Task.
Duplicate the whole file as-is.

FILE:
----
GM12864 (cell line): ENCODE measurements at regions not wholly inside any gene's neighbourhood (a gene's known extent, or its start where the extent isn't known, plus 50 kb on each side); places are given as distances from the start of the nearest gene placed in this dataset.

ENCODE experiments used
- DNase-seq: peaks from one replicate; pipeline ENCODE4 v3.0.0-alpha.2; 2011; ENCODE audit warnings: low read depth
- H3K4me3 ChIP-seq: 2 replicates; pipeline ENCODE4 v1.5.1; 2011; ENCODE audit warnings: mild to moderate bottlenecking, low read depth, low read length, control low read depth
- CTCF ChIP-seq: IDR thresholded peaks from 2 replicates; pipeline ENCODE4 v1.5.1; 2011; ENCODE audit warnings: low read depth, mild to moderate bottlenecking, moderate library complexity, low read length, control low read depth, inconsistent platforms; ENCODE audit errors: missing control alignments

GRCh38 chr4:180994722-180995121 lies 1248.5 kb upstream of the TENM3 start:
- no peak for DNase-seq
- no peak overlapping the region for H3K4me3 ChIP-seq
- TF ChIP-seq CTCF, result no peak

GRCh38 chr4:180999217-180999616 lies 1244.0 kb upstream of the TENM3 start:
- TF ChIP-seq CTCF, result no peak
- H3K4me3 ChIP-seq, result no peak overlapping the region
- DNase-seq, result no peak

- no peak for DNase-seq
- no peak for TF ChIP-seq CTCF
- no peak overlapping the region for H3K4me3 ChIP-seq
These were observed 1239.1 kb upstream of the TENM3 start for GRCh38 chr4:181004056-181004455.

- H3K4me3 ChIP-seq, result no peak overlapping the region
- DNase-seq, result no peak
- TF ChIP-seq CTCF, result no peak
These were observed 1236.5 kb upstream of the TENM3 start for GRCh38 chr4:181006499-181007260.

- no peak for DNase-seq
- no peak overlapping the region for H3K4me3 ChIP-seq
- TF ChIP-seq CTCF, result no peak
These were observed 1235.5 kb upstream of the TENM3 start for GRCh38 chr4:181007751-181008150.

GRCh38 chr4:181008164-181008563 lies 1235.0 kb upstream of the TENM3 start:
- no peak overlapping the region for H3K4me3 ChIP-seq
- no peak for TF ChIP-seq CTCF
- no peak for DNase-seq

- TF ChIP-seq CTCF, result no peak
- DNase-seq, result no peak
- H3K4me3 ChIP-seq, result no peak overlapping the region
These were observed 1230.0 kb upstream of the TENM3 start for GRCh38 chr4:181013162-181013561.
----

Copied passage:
GM12864 (cell line): ENCODE measurements at regions not wholly inside any gene's neighbourhood (a gene's known extent, or its start where the extent isn't known, plus 50 kb on each side); places are given as distances from the start of the nearest gene placed in this dataset.

ENCODE experiments used
- DNase-seq: peaks from one replicate; pipeline ENCODE4 v3.0.0-alpha.2; 2011; ENCODE audit warnings: low read depth
- H3K4me3 ChIP-seq: 2 replicates; pipeline ENCODE4 v1.5.1; 2011; ENCODE audit warnings: mild to moderate bottlenecking, low read depth, low read length, control low read depth
- CTCF ChIP-seq: IDR thresholded peaks from 2 replicates; pipeline ENCODE4 v1.5.1; 2011; ENCODE audit warnings: low read depth, mild to moderate bottlenecking, moderate library complexity, low read length, control low read depth, inconsistent platforms; ENCODE audit errors: missing control alignments

GRCh38 chr4:180994722-180995121 lies 1248.5 kb upstream of the TENM3 start:
- no peak for DNase-seq
- no peak overlapping the region for H3K4me3 ChIP-seq
- TF ChIP-seq CTCF, result no peak

GRCh38 chr4:180999217-180999616 lies 1244.0 kb upstream of the TENM3 start:
- TF ChIP-seq CTCF, result no peak
- H3K4me3 ChIP-seq, result no peak overlapping the region
- DNase-seq, result no peak

- no peak for DNase-seq
- no peak for TF ChIP-seq CTCF
- no peak overlapping the region for H3K4me3 ChIP-seq
These were observed 1239.1 kb upstream of the TENM3 start for GRCh38 chr4:181004056-181004455.

- H3K4me3 ChIP-seq, result no peak overlapping the region
- DNase-seq, result no peak
- TF ChIP-seq CTCF, result no peak
These were observed 1236.5 kb upstream of the TENM3 start for GRCh38 chr4:181006499-181007260.

- no peak for DNase-seq
- no peak overlapping the region for H3K4me3 ChIP-seq
- TF ChIP-seq CTCF, result no peak
These were observed 1235.5 kb upstream of the TENM3 start for GRCh38 chr4:181007751-181008150.

GRCh38 chr4:181008164-181008563 lies 1235.0 kb upstream of the TENM3 start:
- no peak overlapping the region for H3K4me3 ChIP-seq
- no peak for TF ChIP-seq CTCF
- no peak for DNase-seq

- TF ChIP-seq CTCF, result no peak
- DNase-seq, result no peak
- H3K4me3 ChIP-seq, result no peak overlapping the region
These were observed 1230.0 kb upstream of the TENM3 start for GRCh38 chr4:181013162-181013561.